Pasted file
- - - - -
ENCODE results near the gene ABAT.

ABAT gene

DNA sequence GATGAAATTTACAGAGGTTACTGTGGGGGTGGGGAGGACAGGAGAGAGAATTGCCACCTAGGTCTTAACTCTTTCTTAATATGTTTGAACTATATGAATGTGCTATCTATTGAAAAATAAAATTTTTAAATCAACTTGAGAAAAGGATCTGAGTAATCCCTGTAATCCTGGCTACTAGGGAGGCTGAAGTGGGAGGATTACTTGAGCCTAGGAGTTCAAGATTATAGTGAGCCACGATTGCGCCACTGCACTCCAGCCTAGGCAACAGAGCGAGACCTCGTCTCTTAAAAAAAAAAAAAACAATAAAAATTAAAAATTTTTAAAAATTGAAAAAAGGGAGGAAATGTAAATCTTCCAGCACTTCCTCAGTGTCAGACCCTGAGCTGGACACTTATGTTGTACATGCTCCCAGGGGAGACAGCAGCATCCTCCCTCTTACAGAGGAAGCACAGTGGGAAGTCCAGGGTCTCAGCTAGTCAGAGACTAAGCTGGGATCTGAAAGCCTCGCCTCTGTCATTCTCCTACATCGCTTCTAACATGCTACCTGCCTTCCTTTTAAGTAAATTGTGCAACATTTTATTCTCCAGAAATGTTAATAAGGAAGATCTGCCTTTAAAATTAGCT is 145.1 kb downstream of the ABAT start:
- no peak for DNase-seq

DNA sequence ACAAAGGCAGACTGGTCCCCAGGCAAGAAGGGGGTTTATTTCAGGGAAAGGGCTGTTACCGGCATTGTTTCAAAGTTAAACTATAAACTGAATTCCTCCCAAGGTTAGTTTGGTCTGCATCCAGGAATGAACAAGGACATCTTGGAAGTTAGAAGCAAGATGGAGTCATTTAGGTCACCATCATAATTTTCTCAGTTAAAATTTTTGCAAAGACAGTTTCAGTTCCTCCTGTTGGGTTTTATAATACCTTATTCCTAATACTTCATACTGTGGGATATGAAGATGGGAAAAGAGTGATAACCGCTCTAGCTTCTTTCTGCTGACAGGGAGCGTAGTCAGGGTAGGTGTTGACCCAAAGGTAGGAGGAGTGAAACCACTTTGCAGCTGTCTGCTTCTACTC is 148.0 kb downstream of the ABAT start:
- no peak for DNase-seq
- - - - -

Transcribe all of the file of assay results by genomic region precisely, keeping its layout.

ENCODE results near the gene ABAT.

ABAT gene

DNA sequence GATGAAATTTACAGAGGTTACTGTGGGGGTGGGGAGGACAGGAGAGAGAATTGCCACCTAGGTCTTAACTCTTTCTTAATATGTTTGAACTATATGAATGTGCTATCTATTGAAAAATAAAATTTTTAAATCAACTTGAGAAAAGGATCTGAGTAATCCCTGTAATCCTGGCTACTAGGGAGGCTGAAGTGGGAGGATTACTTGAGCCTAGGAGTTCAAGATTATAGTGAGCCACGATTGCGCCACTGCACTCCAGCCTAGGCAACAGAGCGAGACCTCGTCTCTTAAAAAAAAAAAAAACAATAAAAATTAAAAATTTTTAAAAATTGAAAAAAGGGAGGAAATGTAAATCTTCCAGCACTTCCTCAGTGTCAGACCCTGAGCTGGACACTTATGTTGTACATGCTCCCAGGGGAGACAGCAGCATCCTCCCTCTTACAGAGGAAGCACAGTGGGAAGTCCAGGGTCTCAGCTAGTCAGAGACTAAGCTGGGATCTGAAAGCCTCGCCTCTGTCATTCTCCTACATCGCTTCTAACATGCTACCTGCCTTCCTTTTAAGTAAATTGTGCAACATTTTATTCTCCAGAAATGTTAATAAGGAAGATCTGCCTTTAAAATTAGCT is 145.1 kb downstream of the ABAT start:
- no peak for DNase-seq

DNA sequence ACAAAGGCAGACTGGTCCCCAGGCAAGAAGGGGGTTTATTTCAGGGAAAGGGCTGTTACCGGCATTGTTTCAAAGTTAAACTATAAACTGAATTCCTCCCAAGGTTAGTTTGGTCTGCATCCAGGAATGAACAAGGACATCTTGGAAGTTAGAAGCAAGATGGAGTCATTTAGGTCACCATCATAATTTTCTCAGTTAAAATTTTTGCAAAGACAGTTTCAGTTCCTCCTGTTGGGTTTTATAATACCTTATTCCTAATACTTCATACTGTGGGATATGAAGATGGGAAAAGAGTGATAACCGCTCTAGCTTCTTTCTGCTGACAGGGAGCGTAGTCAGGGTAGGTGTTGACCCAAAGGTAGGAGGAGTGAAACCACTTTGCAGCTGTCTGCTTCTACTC is 148.0 kb downstream of the ABAT start:
- no peak for DNase-seq